In 1917, during her final year at Vassar College — which she had entered at the unusually ripe age of 21 — Edna St. Vincent Millay (February 22, 1892–October 19, 1950) met and befriended British silent film actress Edith Wynne Matthison, fifteen years her senior. Taken with Matthison’s fierce spirit, majestic beauty, and impeccable style, Millay’s platonic attraction quickly blossomed into an intense romantic infatuation. Edith, a woman who made no apologies for relishing life’s bounties, eventually kissed Edna and invited her to her summer home. A series of disarmingly passionate letters followed.

Found in The Letters of Edna St. Vincent Millay (public library), these epistolary longings capture that strange blend of electrifying ardor and paralyzing pride familiar to anyone who’s ever been in love.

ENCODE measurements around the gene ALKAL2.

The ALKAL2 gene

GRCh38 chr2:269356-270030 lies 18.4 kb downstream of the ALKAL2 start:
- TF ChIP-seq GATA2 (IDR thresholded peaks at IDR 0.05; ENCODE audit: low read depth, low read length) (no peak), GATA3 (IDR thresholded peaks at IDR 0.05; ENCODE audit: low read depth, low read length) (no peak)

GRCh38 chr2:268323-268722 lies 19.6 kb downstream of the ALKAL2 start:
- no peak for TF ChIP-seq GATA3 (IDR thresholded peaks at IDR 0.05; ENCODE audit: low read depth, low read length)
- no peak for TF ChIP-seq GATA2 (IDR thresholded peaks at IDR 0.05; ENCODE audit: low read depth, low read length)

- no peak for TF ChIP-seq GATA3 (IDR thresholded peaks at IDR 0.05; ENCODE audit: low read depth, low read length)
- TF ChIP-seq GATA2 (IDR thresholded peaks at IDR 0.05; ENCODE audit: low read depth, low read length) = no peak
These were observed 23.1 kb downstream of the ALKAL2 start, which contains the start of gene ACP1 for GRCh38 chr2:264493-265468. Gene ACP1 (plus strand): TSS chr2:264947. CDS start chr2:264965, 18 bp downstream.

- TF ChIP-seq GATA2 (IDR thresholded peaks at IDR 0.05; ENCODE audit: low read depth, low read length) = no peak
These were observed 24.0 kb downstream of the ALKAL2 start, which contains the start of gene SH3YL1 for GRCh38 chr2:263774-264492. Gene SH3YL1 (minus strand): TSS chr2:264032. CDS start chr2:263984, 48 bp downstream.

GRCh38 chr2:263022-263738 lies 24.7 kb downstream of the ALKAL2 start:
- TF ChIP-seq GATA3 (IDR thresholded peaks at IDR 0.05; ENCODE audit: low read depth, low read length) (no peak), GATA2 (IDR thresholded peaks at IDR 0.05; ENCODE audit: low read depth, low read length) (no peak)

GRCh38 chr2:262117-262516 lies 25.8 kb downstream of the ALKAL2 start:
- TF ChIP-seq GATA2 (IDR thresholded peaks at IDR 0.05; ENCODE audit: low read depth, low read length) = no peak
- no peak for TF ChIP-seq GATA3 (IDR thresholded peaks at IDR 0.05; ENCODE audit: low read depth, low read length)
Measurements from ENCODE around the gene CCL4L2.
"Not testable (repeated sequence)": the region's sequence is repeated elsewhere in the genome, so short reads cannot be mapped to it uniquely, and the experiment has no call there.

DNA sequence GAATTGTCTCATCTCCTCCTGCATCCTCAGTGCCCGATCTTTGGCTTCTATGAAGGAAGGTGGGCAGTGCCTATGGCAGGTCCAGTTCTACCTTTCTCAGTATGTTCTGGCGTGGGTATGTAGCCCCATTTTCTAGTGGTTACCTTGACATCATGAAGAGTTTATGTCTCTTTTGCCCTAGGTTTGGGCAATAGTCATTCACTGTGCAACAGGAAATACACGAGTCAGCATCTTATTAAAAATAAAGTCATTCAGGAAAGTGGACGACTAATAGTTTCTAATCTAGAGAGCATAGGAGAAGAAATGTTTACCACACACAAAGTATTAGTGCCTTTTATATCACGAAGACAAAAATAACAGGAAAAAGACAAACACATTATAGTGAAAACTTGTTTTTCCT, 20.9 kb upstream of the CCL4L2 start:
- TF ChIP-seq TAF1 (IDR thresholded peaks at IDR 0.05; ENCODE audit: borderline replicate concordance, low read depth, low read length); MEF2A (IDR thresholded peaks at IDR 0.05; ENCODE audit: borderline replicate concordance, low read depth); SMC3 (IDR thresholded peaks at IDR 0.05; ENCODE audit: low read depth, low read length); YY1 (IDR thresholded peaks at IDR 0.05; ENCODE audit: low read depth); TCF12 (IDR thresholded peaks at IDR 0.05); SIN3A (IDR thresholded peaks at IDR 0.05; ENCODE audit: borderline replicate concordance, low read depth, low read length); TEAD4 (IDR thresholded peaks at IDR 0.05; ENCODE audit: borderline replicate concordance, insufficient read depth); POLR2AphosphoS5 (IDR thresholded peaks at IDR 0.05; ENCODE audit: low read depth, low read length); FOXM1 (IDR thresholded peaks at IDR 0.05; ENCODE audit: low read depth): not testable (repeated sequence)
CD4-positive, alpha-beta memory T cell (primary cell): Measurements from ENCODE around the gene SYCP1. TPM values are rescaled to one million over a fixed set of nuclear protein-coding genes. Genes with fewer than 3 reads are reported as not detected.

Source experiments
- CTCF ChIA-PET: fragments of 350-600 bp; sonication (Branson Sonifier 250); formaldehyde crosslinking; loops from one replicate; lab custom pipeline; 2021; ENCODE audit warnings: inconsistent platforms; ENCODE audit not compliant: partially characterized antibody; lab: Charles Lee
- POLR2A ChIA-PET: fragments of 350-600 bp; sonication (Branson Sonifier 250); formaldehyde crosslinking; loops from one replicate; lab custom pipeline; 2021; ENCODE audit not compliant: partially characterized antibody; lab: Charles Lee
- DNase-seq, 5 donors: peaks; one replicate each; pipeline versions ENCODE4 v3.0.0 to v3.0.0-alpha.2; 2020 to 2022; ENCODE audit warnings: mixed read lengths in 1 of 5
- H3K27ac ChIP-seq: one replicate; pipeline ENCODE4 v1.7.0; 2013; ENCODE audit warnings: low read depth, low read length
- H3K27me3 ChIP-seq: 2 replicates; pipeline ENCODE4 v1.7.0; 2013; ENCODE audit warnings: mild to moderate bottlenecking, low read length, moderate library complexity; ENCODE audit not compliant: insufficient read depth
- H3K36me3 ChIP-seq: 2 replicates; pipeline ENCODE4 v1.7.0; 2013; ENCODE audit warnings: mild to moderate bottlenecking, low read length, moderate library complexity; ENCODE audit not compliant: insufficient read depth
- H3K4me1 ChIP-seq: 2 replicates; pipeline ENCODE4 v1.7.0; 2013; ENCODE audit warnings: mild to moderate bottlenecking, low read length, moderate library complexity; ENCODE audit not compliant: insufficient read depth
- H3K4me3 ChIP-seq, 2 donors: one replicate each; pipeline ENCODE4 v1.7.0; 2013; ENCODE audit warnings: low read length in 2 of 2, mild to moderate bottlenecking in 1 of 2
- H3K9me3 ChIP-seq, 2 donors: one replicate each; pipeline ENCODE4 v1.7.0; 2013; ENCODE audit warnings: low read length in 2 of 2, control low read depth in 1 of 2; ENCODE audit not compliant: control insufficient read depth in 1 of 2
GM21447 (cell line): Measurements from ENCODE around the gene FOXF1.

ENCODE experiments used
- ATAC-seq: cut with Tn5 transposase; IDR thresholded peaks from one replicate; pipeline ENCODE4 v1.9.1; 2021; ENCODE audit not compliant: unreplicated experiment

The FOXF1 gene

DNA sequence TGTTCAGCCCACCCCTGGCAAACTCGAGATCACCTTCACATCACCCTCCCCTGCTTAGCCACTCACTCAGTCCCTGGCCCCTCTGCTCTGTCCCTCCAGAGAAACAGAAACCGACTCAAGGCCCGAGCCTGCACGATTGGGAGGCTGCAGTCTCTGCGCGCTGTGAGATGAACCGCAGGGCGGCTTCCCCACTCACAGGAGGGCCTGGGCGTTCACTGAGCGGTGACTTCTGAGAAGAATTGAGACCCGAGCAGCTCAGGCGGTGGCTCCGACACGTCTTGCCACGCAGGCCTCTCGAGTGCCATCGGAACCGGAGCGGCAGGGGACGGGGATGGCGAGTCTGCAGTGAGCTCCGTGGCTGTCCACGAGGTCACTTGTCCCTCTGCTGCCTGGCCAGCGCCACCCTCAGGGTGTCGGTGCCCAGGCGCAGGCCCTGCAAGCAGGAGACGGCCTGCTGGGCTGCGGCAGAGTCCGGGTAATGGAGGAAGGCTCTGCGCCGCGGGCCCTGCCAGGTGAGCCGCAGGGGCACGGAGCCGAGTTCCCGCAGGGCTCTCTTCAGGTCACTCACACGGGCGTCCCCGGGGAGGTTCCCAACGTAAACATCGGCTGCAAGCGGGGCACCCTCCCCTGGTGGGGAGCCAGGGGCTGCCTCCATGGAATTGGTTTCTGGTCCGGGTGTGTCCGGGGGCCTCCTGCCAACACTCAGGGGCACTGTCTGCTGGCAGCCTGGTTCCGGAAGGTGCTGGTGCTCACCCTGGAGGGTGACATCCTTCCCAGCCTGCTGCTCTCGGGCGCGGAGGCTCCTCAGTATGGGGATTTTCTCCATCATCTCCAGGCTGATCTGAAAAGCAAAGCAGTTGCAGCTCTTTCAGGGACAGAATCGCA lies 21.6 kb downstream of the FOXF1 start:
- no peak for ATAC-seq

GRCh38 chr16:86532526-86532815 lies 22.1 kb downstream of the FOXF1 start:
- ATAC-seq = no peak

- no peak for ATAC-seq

Writing to Edith, Edna cautions of her uncompromising frankness:

Listen; if ever in my letters to you, or in my conversation, you see a candor that seems almost crude, — please know that it is because when I think of you I think of real things, & become honest, — and quibbling and circumvention seem very inconsiderable.

In another, she pleads:

I will do whatever you tell me to do… Love me, please; I love you. I can bear to be your friend. So ask of me anything… But never be ‘tolerant,’ or ‘kind.’ And never say to me again — don’t dare to say to me again — ‘Anyway, you can make a trial’ of being friends with you! Because I can’t do things that way… I am conscious only of doing the thing that I love to do — that I have to do — and I have to be your friend.

In yet another, Millay articulates brilliantly the “proud surrender” at the heart of every materialized infatuation and every miracle of “real, honest, complete love”: